Biodiversity Conservation and Climate Change: Tackling Dual Threats in Forest Management.
The Holden Arboretum, established in 1931, is one of the largest arboreta in the United States. It is located 20 miles east of Cleveland, Ohio, joining the Cleveland Botanical Garden as part of Holden Forests & Gardens. The arboretum encompasses over 3,000 acres of natural areas – more than 2,600 of them forested. Conservation of forest plant and animal species is at the forefront of our science mission.
In 1967, the United States Department of the Interior designated several of the Holden Arboretum’s forests as National Natural Landmarks. Two examples are Stebbins Gulch and Bole Woods, which cover over 800 acres of contiguous forest. Tree ring analysis has identified old growth remnants in large portions of the forest in Stebbins Gulch, including chestnut oaks over 400 years old and beech trees over 250 years old. During European settlement, forests in Ohio were cut down for industrial uses and lands were converted to agriculture – a common occurrence across much of the eastern United States. Most of Holden’s forests reflect this legacy of past agricultural land use, presenting both a challenge and an opportunity for conservation.
The majority of our woodland is about 100 years old, having developed following agricultural abandonment in the 1930’s and 1940’s. These woodlands are generally species-poor and lack structural characteristics and other features seen in our mature, old growth stands. Consequently, they may not be resilient to the long-term effects of a changing climate. Since invasive plants and overabundant herbivores can suppress plant diversity, our traditional management of these young woodlands has focused on controlling invasive plants – such as garlic mustard (Alliaria petiolata) and buckthorn (Rhamnus cathartica) – and overabundant populations of white-tailed deer (Odocoileus virginianus). Yet more than two decades of such management was unable to restore to the younger woodlands the diversity and features of the adjoining old growth forests. This called for a change in management approach.
In 2014, arboretum researchers began intensive surveys across all 2,600 acres of our forested landscape. We used a quick survey method developed in-house, called the RUFA (Rapid Upland Forest Assessment) method (Burke et al., 2016). It allows for assessment of forest ecological integrity – the degree to which a forest has the diversity and structural characteristic of a mature forest stand – in less than 30 minutes. The RUFA methods enable us to rapidly identify structural and composition differences between young and old forest stands, then determine what intervention may be needed to restore missing features. Rather than focusing on specific types of plant communities, our goal is to maximize diversity of native tree, shrub, and herbaceous forest plants, while increasing important structural characteristics, such as snags, light gaps, and coarse woody debris. We also work to maximize the diversity of animal and insect populations supported by these key forest structural components. One of the best insurance policies against climate change is increased biodiversity, since diverse systems are more stable in the face of environmental change.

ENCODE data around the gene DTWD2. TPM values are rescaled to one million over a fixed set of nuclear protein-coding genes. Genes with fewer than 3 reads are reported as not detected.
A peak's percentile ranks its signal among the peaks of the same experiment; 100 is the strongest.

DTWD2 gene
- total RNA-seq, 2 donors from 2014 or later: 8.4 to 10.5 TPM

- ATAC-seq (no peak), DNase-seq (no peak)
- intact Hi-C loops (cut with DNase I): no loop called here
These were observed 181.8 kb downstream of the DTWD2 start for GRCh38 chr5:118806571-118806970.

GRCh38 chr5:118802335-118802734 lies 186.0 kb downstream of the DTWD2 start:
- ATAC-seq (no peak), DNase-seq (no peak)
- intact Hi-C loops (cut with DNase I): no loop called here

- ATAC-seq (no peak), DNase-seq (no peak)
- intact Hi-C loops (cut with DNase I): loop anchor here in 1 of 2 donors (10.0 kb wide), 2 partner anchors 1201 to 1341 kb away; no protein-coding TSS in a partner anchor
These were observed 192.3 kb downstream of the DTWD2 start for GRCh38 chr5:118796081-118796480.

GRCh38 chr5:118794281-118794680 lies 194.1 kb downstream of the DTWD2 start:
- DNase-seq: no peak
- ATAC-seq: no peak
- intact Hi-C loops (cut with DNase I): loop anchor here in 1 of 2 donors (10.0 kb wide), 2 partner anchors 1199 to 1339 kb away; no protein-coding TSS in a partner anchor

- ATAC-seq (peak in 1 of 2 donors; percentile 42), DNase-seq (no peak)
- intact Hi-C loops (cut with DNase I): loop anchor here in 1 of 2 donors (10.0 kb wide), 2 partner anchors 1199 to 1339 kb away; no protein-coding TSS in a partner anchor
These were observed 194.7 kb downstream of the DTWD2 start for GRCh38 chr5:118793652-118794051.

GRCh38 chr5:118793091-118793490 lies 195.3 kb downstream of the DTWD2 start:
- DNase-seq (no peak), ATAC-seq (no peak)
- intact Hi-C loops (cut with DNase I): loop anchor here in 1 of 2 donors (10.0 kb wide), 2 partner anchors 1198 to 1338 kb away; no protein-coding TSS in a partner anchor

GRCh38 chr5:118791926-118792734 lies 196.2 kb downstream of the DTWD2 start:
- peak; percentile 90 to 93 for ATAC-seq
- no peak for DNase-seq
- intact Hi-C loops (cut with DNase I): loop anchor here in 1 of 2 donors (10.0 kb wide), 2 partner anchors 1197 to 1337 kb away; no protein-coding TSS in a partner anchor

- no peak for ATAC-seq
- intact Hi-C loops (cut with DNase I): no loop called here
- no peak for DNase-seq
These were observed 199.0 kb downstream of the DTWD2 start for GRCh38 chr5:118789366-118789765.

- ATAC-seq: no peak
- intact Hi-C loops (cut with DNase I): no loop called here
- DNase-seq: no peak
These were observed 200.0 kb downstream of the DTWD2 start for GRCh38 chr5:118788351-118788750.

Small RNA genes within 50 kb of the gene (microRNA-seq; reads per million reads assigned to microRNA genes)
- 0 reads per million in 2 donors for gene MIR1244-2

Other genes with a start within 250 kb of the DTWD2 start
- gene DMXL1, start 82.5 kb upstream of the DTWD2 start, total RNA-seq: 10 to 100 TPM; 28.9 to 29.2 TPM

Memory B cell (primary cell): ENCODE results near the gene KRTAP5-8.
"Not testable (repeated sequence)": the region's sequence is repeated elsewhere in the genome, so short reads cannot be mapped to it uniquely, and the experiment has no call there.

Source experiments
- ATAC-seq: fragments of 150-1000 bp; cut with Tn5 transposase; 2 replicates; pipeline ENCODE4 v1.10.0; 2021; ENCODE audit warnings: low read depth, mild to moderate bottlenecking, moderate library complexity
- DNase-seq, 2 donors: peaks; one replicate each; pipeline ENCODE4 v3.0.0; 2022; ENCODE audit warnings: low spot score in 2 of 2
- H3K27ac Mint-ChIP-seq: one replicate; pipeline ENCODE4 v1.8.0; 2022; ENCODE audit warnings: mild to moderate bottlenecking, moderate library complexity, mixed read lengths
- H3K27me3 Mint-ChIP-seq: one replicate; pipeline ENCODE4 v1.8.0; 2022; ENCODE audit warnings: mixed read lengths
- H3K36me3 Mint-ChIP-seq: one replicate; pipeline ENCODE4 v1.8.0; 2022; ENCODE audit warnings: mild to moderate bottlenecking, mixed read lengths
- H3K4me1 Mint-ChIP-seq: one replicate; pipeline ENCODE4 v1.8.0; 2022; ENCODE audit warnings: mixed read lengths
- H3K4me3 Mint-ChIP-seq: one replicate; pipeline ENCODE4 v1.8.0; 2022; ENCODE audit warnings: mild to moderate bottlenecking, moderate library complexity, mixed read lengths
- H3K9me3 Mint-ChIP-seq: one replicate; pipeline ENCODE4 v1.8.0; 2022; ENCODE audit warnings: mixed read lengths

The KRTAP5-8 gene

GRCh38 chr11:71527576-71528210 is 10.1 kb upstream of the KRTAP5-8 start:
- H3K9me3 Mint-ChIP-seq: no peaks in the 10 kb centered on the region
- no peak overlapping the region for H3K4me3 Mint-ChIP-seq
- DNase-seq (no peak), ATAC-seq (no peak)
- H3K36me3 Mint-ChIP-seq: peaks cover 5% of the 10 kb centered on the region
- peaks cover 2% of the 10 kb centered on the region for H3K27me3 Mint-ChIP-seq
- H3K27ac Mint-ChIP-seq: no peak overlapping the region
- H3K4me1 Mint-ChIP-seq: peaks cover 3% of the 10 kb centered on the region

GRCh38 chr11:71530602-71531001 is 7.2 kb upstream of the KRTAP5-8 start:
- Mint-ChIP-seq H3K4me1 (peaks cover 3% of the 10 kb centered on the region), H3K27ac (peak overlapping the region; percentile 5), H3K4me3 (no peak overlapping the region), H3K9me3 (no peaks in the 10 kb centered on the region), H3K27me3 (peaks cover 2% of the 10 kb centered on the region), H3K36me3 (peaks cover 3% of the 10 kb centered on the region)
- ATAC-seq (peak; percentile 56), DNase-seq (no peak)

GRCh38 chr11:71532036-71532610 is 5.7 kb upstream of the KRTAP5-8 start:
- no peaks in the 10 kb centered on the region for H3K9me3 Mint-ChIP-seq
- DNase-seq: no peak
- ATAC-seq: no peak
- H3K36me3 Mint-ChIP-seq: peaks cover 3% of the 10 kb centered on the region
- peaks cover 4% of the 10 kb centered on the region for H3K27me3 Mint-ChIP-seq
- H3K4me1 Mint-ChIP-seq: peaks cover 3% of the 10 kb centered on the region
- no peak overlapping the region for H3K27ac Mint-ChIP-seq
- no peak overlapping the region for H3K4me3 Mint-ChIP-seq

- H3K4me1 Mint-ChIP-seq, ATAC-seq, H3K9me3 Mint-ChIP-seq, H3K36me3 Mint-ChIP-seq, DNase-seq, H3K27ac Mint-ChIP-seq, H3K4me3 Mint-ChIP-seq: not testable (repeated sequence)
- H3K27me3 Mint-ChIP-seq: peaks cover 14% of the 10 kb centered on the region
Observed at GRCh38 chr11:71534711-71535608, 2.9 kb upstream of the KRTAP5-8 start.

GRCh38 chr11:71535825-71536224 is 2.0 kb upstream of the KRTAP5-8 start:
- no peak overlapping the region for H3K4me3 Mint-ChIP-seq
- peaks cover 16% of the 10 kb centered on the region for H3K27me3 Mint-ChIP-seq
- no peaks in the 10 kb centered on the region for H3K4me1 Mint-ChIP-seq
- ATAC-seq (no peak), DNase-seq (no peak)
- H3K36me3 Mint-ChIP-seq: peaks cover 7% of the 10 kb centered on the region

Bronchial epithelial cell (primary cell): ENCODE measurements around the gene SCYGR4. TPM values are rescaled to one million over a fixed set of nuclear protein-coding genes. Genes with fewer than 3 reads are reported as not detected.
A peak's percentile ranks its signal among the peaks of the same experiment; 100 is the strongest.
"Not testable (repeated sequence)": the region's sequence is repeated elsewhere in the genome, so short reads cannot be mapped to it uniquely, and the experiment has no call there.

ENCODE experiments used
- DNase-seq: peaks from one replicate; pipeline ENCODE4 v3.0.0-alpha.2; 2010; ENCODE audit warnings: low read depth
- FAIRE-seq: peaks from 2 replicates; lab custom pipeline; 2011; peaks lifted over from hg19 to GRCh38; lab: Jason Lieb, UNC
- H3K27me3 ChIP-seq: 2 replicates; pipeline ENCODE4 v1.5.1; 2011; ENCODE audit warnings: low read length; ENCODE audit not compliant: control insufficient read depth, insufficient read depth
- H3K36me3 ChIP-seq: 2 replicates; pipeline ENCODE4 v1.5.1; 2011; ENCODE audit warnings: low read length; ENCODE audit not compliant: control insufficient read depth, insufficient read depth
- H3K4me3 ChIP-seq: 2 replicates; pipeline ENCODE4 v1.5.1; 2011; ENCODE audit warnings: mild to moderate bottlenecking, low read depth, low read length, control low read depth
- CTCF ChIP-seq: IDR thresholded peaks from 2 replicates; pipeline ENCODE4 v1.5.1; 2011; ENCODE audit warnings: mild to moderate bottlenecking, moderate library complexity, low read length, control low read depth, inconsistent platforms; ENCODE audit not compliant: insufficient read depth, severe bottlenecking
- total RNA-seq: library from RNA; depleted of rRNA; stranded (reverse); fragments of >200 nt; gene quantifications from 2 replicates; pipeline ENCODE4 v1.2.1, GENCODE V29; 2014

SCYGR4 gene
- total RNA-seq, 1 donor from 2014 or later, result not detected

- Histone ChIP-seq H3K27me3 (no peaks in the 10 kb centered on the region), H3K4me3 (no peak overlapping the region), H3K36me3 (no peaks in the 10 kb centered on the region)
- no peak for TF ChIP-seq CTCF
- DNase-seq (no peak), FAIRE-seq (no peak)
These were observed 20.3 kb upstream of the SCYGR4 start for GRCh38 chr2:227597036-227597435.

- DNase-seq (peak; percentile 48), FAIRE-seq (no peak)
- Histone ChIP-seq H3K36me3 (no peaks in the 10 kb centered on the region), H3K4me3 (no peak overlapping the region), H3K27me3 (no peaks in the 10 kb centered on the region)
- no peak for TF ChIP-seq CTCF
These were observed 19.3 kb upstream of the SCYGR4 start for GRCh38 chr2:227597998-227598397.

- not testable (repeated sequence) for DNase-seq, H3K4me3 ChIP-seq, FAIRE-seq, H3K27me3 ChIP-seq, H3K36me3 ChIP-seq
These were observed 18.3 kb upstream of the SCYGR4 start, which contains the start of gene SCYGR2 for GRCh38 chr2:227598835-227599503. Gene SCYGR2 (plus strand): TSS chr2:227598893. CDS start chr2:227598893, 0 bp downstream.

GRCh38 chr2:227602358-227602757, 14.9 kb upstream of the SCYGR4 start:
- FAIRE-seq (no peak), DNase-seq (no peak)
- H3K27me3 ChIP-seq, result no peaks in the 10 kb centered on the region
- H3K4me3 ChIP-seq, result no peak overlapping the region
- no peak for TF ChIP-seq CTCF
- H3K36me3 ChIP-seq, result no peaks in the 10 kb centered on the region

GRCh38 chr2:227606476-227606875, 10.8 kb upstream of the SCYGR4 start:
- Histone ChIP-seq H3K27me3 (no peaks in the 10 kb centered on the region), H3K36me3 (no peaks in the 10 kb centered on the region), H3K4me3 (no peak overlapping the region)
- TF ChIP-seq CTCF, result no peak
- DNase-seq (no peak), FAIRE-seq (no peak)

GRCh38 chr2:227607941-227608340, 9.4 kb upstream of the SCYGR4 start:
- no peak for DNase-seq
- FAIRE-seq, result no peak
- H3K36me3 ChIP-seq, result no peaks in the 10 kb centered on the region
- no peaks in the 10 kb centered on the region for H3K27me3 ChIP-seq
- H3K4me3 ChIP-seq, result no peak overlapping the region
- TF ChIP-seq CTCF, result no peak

In 2018, we undertook two major restoration projects at Holden to create the conditions for more biodiverse, resilient forests. First, we applied standard forestry management techniques to increase diversity and support important forest structural components on approximately 84 hectares (207 acres) of young secondary growth forest. Our methods included improvement cuts, timber stand improvement (invasive species management and grape vine control), or a combination of both. Holden researchers are actively monitoring the site to determine long-term effects on forest biodiversity and function.
In addition, we have made 27 hectares (67 acres) of this managed forest accessible to the public as the Working Woods Learning Forest. With 85% of forested lands in Ohio privately owned, preservation and promotion of healthy and biodiverse forests requires engagement with private landowners. Courses and programs offered at Working Woods – many in collaboration with the Ohio Division of Natural Resources – engage both private landowners and industry professionals to encourage proper forest management and promote climate resilient forestry practices. To paraphrase Aldo Leopold, the future of conservation lies in the private landowner considering the public interest. Holden’s Working Woods program is our effort to create more biodiverse, climate resilient forests – not only on our own lands, but throughout northern Ohio.
Burke DJ, Knisely C, Watson ML, Carrino-Kyker SR, and Mauk RL (2016) The effects of agricultural history on forest ecological integrity as determined by a rapid forest assessment method. Forest Ecology and Management 378: 1–13